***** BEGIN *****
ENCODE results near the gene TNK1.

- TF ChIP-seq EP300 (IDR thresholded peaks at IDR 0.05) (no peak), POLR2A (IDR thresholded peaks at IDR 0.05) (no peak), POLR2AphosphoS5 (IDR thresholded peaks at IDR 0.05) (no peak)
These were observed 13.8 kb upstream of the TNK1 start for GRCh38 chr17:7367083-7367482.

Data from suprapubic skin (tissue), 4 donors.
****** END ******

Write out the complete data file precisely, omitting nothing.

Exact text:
ENCODE results near the gene TNK1.

- TF ChIP-seq EP300 (IDR thresholded peaks at IDR 0.05) (no peak), POLR2A (IDR thresholded peaks at IDR 0.05) (no peak), POLR2AphosphoS5 (IDR thresholded peaks at IDR 0.05) (no peak)
These were observed 13.8 kb upstream of the TNK1 start for GRCh38 chr17:7367083-7367482.

Data from suprapubic skin (tissue), 4 donors.